Posted 6-18-17 (updated 6-19-17)
Update: The TW200 has not gone entirely unchanged since 1987. In 2001 Yamaha switched the front drum brake for a disc brake, switched to a CV carburetor, added a cam chain pre-tensioner, bumped up the alternator and headlight, and added electric start.
Yamaha’s TW200 isn’t the only motorcycle that has stayed pretty much unchanged from year to year. The small dual-sport bike may, however, be the only motorcycle on the market today with almost exactly the same specifications in 2018 as in 1987, when it was first introduced. That’s 31 years, folks.
The TW200 is a basic bike for basic purposes and people keep buying it just as it is. It has no pretensions of being more than an extremely useful utility bike and its continued success shows, as Yamaha has no problem moving units. People buy them to ride around town, campus, field, and farm.
The Yamaha’s single cylinder 4-stroke 196cc engine is air-cooled and has a single overhead cam (SOHC) with a 9.5:1 compression ratio, which means you can use regular gas. The bike has a 28mm Mikuni carburetor, a five-speed transmission, and chain drive. So no fuel injection, liquid cooling, shaft drive, or continuously variable transmission (CVT).
This bike was dual-sport before the term even existed, which didn’t occur until Suzuki introduced the DR350 in 1990 and promoted it as a DualSport or “dirt bike with a license plate.” Unlike more recently conceived dual-sport bikes whose manufacturers often focus on how great they are on the highway and digging out of the worse possible off-road conditions, the TW200 is a different breed.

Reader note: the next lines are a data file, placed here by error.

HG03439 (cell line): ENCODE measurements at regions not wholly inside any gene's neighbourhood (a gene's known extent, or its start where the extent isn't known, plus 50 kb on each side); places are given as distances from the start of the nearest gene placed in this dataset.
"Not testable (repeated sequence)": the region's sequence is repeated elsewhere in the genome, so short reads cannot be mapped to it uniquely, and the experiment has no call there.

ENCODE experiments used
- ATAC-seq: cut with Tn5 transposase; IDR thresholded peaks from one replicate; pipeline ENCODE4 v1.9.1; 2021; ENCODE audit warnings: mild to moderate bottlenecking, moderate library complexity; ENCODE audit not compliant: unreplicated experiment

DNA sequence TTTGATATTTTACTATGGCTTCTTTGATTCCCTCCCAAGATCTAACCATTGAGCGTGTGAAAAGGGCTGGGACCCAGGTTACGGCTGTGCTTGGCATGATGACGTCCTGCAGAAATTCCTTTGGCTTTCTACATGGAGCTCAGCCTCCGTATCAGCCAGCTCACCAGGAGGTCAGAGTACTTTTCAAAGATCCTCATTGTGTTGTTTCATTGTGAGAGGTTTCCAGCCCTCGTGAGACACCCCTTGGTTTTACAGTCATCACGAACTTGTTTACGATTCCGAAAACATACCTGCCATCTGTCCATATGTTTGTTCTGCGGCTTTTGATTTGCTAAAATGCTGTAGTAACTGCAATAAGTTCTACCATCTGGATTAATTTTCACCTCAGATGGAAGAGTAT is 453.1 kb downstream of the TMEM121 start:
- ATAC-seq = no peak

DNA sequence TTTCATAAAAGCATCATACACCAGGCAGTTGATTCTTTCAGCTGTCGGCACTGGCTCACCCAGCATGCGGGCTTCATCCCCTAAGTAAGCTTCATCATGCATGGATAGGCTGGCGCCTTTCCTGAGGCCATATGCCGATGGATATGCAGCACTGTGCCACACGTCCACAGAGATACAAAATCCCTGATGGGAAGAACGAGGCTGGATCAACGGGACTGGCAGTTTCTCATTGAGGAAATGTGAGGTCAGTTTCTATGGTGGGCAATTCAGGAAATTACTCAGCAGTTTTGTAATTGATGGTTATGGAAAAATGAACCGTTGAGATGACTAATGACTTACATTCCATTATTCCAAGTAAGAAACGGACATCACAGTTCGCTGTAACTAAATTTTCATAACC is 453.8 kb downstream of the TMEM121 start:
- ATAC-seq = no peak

The TW200 is a utility bike, not a racer. You won’t drive the Yamaha on the highway, or at least not for long, because at just 278 pounds fully fueled, you can be pushed around by the wind. Plus the top speed is unofficially in the low 70s (when the wind is right). The Yamaha isn’t a real dirt digger or a mudder, either, as it isn’t loaded with torque.
The first thing most people notice about the TW200 are the huge tires, which measure 18 inches in front and 14 inches at the rear. They’re fat and knobby all over — all set for any terrain.
The TW200’s motocross-style seat is 31.1-inches high, low for a dual-sport bike, and it seems even lower, because the bike is so narrow your legs don’t have to go around much bodywork or engine to reach the ground. The TW200 has full street-legal equipment and Yamaha added electric start in 2001.
Just like the 2017 version, the 2018 Yamaha TW200 starts at $4,599, so that is a slight bump up from 2015 and 2016, when the price was $4,590. Each year the color changes, which is probably the only way for dealers to tell the years apart without checking serial numbers. The 2017 TW200 had blue bodywork, and this year it’s a light brown that Yamaha calls sandy beige.
- 2021 Ford F-150 hybrid first drive review: Tech can be tough
- Manual vs. automatic transmission
- The best road trip cars for 2021
- 2020 Chevrolet Camaro vs. 2020 Ford Mustang
- Honda HR-V vs. Honda CR-V